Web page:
Pew did a survey on the Public and Scientists’ Views on Science and Society that is of modest interest. Turns out civilians love whitecoats.
Science holds an esteemed place among citizens and professionals. Americans recognize the accomplishments of scientists in key fields and, despite considerable dispute about the role of government in other realms, there is broad public support for government investment in scientific research.
Love scientists they might, but civilians don’t always agree with them. The featured picture shows a set of questions and the percent agreement of American Association for the Advancement of Science scientists and civilians, and the agreement “gap” or discrepancy.
Take the discrepancy between “Safe to eat genetically modified foods”: 88% of scientists say yes, 37% of the public say no. Scientists would, ceteris paribus, know more than civilians about genetics and should be trusted. So should they be believed when they say it’s “Safe to eat foods grown with pesticides”, which has a gap of 40%. Scientists also know more about (the non-stellarly worded) “Humans have evolved over time”, which has a gap of 33%.
In one way, scientists are one up on civilians about “Childhood vaccines such as MMR should be required”, an 18% gap. But now wholly. Scientists can say what would happen given such-and-such a percentage of kids were not vaccinated for disease X, but the consequences of the things that happen are not scientific but moral questions. Should all kids be forced by the government to be injected with Gardasil, a vaccination which does carry the risk of side effects, or should they rather be taught to keep their pants on? Not a scientific question.
Ordinarily, you’d expect scientists to have superior knowledge about whether “Climate change is mostly due to human activity”. Mostly?! But that field is ruled more by politics than physics, so the civilians have an edge. Civilians are right to say that we cannot make this claim with anything approaching confidence, but most civilians, except to emphasize the politics, can’t articulate why. This is not a good situation.
Another knowledge imbalance comes with “Favor building more nuclear power plants”, a 20% gap. Who better than a physicist to describe energy output? These same folks can also tell you what would happen in a meltdown—and how exceedingly unlikely such a thing is. But not all scientists are trustworthy. Remember when our Surgeon General advised Americans to take iodized salt after Fukushima? I was in San Francisco at the time and saw a run on containers of Morton’s. Many rolled gently down Stockton as crowds of worried mothers plunged into the huge stack of boxes.
“Growing world population will be a major problem”, a 23% gap, is trickier. Most of the growth will be in people not dying as soon as they used to. This will be a problem in societies like Japan where, we have read, the sale of adult diapers now exceeds baby nappies. What to do about this is only marginally a scientific question. (Eliminate porn, perhaps? The Japanese aren’t having sex.)
The statement itself is ambiguous. One interpretation is that people can increase without number. They cannot. If, in any area, food is scarce, people will not reproduce. Human reproduction is self-limiting. Localized famines can occur, of course, but there can’t be new people (in any area) when there is not enough food. It is because of the increase in cheap food and energy that population has increased.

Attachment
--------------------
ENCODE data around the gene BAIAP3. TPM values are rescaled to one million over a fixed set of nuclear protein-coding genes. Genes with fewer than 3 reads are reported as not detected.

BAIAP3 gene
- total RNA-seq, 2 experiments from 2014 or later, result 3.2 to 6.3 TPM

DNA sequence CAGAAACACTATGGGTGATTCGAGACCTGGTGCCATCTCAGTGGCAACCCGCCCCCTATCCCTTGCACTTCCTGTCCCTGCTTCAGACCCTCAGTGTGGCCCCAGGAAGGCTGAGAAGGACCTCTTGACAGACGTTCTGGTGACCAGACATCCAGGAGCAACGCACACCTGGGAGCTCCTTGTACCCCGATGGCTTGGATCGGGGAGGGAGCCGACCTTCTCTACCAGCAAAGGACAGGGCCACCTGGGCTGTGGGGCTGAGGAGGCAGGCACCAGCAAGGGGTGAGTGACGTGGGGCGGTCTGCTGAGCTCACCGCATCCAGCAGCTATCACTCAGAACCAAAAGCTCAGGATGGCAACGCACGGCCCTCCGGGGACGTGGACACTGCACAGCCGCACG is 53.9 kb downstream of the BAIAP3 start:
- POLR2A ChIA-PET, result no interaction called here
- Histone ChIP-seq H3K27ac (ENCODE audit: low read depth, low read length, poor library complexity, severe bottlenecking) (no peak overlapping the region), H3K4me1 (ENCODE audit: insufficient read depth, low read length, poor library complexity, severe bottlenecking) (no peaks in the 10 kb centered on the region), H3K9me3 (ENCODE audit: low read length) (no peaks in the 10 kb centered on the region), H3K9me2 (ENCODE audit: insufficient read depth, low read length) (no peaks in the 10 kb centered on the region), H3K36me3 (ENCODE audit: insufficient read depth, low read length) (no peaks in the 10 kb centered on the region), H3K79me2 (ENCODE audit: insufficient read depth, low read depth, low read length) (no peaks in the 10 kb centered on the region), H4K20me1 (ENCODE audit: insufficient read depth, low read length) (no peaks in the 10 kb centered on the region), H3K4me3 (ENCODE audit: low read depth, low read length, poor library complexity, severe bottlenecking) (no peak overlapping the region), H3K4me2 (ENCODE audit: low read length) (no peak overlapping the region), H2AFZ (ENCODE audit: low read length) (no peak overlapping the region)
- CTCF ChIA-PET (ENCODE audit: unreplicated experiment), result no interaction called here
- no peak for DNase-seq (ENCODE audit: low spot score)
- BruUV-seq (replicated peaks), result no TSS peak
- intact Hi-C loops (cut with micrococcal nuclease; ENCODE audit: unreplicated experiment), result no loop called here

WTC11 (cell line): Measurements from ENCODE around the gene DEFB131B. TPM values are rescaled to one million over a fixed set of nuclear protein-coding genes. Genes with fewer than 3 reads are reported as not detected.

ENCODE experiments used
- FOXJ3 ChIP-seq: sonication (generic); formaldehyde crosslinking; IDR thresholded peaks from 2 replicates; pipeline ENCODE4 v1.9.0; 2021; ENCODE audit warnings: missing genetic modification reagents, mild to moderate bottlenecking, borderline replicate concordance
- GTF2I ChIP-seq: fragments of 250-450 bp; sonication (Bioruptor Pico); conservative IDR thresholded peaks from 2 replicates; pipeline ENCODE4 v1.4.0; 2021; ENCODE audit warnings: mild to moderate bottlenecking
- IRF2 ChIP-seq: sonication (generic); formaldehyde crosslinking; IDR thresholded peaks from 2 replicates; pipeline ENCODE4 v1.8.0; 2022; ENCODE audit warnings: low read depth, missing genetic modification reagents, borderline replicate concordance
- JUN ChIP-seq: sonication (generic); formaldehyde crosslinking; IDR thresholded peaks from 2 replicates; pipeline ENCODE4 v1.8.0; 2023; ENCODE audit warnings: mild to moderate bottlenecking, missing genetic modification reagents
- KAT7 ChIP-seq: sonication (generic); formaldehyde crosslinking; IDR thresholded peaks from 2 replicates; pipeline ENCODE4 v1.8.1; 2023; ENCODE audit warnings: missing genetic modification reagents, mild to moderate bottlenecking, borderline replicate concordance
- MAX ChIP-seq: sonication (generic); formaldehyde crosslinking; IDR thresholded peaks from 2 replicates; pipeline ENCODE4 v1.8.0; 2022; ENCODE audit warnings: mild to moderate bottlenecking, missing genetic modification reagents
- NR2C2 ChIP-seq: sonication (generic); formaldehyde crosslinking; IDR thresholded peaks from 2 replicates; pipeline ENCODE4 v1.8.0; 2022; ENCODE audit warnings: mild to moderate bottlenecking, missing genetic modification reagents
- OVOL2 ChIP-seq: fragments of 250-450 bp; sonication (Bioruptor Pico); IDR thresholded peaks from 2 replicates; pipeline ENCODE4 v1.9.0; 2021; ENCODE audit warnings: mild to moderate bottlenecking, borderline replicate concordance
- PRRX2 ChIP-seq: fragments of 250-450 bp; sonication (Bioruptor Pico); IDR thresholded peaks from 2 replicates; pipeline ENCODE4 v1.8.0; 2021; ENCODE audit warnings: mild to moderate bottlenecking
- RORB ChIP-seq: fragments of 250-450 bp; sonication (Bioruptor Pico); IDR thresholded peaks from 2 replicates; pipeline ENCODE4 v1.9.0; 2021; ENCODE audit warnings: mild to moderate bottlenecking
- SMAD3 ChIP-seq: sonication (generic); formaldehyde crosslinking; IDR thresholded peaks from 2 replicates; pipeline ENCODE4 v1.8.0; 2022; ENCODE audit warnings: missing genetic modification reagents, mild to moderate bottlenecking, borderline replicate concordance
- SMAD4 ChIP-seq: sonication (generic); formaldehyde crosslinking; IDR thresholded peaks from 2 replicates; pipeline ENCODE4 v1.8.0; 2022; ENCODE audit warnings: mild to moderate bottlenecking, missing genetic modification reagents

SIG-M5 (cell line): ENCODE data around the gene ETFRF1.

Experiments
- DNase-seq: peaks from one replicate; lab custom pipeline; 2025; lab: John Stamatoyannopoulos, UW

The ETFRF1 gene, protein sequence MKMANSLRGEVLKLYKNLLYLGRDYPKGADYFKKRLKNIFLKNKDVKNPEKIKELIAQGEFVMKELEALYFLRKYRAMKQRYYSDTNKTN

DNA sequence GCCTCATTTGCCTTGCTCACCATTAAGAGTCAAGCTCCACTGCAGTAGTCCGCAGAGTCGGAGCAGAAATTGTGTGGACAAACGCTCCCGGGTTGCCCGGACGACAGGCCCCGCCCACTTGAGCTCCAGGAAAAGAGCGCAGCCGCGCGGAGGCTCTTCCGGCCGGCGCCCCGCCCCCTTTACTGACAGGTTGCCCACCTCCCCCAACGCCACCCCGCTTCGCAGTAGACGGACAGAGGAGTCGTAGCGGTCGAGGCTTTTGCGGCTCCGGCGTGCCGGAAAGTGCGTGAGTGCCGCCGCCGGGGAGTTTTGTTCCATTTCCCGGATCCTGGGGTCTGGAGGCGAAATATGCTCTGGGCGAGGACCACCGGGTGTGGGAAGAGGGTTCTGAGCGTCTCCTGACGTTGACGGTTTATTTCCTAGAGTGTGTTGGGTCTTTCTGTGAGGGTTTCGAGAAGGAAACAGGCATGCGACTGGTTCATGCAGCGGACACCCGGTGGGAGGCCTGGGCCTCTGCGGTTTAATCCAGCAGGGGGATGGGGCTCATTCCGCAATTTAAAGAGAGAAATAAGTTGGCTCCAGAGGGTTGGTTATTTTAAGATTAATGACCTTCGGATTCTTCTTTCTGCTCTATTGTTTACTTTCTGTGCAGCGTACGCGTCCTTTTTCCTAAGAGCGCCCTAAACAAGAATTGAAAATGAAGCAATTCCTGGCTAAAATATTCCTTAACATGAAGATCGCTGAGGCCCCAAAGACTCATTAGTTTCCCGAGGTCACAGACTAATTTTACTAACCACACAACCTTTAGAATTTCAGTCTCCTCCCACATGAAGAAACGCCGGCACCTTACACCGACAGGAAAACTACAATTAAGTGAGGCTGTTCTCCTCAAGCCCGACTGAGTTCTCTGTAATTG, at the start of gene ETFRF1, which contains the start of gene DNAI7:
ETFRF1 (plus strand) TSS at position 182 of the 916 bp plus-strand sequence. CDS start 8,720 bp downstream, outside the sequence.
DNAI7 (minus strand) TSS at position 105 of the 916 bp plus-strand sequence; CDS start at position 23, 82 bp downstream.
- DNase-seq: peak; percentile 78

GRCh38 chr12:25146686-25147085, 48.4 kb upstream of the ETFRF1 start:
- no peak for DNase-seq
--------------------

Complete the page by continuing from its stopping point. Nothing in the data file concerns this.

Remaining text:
The survey goes on about other things. The most curious is this. 84% of scientists think it’s a major problem that the “Public doesn’t know much about science”. And the reason for this, the majority of them say, is “Not enough K-12 STEM” and “Lack of public interest in science news.” One follows from the other. Who has interest in subjects which they don’t understand?
More education is always the call. At the risk of sounding elitist…the heck with the risk. Elitist is what we should be. Any body of advanced knowledge—and science is only one of these—is elitist by definition. Scientific truths are not easily won. It takes not only effort, which more attention to education can cure, but also ability, which it won’t. There’s a very good reason only a tiny fraction of people end up as scientists. It’s the same reason, in nature, why most people aren’t in the NBA. It isn’t easy and not everybody is capable.
Interestingly, 34% of civilians say “Private investment is enough” to fund science, an increase from 2009’s survey. Then 48% of scientists say this is a “Bad time” for scientist, also an increase; more than a doubling. Why? Because 83% say “Federal funding” is harder to find. Ah. So the expansion-team syndrome has struck. There are too many scientists, which necessarily drains more money and also produces a greater proportion of lousy work.
Why must scientists always go begging to government? What makes government beneficent and disinterested? Nothing.
Proof? Read the linked article and consider this survey finding. Some 58% of scientists say that science “Always/Most of time” best guides government regulation in “New drug and medical treatment.” They’re less sanguine about how science influences “Land us” and “Clean air and water” regulations. The secret is out. Science—good or bad—is increasingly relied on by government for the express purpose of regulating. As in The Science Has Spoken.